Distracted driving joins alcohol and speeding as a leading cause of injury and fatality collisions in the United States.
In 2016, there were 3,450 distracted driving-affected deaths and an estimated 391,000 distracted-affected injuries nationwide.
Cell phone use while driving increases crash risk up to four times when talking and at least eight times when texting.
In a driving simulator study, drivers using cell phones had a longer reaction time than drivers impaired by alcohol at a .08 blood alcohol concentration, the legal intoxication limit.
At any given daylight moment in America, approximately 660,000 drivers are using cell phones or manipulating electronic devices while driving
It is estimated that every 30 seconds there is a crash involving drivers using cell phones in the U.S.
The average text takes 4.7 seconds. At 45 mph, this is the equivalent of driving blind the entire length of a football field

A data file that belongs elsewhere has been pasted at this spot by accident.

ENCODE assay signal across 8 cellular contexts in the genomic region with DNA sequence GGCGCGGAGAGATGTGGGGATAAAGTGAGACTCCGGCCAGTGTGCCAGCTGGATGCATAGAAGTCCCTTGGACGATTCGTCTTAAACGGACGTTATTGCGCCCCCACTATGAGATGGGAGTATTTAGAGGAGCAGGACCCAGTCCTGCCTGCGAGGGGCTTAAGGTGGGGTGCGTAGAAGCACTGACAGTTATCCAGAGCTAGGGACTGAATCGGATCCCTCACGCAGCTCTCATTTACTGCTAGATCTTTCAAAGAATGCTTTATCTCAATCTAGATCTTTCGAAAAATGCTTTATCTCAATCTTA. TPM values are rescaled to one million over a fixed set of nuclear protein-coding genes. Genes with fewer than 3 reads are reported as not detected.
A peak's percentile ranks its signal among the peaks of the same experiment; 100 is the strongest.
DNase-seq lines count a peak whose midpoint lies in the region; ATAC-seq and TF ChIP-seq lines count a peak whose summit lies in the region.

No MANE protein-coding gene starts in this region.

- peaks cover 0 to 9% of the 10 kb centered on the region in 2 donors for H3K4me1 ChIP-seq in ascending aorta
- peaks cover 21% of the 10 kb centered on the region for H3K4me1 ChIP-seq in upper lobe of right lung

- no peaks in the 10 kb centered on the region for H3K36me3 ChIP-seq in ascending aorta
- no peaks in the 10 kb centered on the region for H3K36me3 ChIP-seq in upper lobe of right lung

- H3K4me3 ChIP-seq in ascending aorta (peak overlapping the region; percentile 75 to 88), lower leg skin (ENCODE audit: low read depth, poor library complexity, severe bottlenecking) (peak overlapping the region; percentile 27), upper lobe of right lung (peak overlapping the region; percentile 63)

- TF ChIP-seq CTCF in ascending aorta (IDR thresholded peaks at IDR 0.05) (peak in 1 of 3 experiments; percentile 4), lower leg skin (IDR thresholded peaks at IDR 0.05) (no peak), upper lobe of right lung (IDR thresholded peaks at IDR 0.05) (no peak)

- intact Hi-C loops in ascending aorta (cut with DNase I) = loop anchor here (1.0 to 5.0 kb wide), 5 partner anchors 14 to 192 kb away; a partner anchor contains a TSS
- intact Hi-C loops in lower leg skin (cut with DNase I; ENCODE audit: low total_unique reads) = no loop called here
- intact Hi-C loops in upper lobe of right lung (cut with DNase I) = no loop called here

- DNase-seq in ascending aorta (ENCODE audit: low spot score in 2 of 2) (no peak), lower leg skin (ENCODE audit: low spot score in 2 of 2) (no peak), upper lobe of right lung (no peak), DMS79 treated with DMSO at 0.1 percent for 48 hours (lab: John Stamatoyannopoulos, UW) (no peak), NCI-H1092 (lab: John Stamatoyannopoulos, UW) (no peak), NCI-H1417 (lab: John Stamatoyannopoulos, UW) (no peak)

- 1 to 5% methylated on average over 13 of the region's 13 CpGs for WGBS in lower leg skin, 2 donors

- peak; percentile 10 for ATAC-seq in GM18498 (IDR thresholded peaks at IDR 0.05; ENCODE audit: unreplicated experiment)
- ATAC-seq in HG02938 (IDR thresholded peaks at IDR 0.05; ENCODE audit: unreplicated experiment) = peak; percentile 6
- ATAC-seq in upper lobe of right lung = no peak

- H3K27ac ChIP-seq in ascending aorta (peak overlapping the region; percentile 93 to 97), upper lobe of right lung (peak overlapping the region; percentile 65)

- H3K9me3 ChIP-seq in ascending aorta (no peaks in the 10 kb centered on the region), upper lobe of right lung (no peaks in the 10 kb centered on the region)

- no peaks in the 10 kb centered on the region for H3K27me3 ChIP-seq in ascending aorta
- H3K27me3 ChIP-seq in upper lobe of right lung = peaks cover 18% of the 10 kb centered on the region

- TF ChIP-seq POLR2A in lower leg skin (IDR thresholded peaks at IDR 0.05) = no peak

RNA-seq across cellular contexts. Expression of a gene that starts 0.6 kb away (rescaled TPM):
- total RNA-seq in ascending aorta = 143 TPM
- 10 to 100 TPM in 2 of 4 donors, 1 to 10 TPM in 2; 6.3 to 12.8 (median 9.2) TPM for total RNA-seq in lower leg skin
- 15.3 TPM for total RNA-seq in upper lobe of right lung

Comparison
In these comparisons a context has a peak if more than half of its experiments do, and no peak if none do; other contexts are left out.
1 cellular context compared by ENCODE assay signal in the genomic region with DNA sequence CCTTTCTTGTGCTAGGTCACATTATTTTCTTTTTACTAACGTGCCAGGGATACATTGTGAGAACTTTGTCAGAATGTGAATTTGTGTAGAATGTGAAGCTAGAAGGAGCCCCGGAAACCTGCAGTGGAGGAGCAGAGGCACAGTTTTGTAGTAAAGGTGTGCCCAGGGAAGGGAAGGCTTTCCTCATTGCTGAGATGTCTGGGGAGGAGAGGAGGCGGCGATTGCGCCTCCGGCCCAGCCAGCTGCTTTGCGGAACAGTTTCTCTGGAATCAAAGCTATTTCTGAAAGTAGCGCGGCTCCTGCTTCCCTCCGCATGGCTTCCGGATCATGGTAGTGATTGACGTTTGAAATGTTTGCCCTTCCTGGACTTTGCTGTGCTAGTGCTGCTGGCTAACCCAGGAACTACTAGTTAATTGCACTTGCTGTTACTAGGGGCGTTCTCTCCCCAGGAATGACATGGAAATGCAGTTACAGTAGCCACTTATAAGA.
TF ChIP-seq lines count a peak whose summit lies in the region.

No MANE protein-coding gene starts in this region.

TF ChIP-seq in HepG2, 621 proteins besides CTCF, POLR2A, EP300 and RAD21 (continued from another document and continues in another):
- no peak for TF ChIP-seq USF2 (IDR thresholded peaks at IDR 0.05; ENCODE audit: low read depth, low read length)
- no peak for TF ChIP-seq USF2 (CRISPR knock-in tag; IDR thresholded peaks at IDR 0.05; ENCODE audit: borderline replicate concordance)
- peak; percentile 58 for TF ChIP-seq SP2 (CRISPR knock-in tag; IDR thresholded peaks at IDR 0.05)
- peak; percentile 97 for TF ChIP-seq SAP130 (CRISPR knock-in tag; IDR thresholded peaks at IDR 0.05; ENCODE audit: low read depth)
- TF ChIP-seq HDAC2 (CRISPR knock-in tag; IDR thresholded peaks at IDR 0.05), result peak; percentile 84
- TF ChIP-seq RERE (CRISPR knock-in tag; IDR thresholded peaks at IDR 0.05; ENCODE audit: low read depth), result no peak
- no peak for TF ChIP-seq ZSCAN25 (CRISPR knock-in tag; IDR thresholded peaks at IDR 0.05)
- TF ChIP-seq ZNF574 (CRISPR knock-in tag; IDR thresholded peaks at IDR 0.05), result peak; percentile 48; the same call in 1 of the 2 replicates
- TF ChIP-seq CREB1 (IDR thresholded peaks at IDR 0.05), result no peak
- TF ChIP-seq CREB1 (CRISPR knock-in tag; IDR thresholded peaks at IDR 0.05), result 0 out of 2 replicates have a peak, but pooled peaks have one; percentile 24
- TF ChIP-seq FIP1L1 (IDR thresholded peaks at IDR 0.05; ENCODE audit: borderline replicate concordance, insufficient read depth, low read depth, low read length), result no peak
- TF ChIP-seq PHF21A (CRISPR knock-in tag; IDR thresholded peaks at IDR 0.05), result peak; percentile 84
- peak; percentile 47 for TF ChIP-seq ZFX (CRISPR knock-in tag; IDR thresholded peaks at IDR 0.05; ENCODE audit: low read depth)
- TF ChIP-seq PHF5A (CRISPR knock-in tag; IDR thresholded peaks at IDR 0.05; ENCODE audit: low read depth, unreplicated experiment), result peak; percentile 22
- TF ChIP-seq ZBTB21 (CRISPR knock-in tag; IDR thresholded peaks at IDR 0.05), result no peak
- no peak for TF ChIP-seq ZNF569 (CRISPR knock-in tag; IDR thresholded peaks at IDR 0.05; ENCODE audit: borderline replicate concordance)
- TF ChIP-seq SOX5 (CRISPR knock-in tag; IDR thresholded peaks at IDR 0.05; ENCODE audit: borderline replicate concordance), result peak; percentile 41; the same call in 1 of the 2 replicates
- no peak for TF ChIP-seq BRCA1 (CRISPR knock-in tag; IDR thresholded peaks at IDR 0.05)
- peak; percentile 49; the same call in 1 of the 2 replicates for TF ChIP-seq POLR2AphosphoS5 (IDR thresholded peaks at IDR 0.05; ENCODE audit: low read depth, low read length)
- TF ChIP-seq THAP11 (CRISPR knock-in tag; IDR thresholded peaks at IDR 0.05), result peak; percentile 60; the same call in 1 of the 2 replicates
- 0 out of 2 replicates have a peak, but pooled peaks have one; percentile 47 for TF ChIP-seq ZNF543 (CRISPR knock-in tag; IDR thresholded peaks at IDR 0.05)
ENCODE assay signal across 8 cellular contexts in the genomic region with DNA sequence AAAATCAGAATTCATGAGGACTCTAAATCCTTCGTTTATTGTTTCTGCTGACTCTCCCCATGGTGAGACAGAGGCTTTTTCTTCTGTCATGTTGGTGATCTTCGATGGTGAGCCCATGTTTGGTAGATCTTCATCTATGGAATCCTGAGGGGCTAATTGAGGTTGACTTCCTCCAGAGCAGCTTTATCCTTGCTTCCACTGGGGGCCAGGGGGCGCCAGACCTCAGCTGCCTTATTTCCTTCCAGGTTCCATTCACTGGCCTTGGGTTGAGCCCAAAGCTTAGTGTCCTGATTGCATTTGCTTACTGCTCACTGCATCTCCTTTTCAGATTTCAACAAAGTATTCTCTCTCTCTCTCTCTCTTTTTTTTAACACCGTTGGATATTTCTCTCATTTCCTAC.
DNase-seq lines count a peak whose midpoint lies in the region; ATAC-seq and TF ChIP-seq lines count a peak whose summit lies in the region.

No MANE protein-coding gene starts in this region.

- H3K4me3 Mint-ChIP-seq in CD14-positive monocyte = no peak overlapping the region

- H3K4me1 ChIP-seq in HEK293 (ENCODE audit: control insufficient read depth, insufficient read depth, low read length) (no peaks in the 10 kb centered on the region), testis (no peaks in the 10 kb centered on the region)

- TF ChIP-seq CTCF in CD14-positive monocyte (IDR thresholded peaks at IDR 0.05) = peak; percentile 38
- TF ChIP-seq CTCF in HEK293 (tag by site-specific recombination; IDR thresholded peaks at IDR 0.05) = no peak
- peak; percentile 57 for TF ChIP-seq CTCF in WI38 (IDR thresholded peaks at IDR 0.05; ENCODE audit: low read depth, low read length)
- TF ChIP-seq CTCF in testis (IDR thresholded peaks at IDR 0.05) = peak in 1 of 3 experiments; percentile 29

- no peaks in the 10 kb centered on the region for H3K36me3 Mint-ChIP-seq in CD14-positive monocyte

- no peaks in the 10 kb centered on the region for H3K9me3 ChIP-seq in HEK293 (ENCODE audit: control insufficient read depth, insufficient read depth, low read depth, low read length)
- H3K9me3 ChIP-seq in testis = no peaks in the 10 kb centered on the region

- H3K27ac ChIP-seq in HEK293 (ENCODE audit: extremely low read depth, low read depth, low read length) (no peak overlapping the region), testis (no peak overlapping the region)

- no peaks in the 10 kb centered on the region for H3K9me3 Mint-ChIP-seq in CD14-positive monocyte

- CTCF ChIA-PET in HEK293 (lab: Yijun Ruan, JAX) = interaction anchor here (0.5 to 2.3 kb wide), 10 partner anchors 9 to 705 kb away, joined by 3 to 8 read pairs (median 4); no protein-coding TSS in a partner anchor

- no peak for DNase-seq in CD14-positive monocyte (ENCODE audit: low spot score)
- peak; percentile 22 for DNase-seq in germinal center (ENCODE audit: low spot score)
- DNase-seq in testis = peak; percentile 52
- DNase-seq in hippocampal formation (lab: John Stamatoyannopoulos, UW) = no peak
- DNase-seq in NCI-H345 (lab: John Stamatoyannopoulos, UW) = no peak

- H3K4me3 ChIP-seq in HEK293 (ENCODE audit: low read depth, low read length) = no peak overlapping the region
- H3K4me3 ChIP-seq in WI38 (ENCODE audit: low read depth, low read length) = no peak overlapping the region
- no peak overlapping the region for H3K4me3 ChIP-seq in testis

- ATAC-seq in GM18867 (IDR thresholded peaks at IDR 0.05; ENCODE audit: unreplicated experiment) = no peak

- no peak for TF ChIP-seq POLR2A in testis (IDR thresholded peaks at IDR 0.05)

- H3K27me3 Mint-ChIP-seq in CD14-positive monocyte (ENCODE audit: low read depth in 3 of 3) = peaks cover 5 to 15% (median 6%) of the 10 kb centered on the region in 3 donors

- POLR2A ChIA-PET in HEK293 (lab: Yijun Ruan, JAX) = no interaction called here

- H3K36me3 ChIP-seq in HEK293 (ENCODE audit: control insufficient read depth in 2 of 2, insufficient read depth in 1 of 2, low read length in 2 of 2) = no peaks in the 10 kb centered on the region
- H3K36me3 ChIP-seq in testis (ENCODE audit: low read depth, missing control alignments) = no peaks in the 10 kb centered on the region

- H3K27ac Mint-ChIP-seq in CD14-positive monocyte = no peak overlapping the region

Drivers using cell phones look at, but fail to see, up to 50% of the information in their driving environment
Research has shown that the human brain is not able to perform two “thinking tasks” at the same time. The brain actually switches quickly between two cognitive activities, making cell phone use while driving particularly dangerous
In 2017, the number of cell phone subscriptions exceeded the US population – 396 million subscriptions compared to 329 million people
In a study published in Health Psychology Journal, 58% of people surveyed would “feel lost” if they didn’t have their cell phone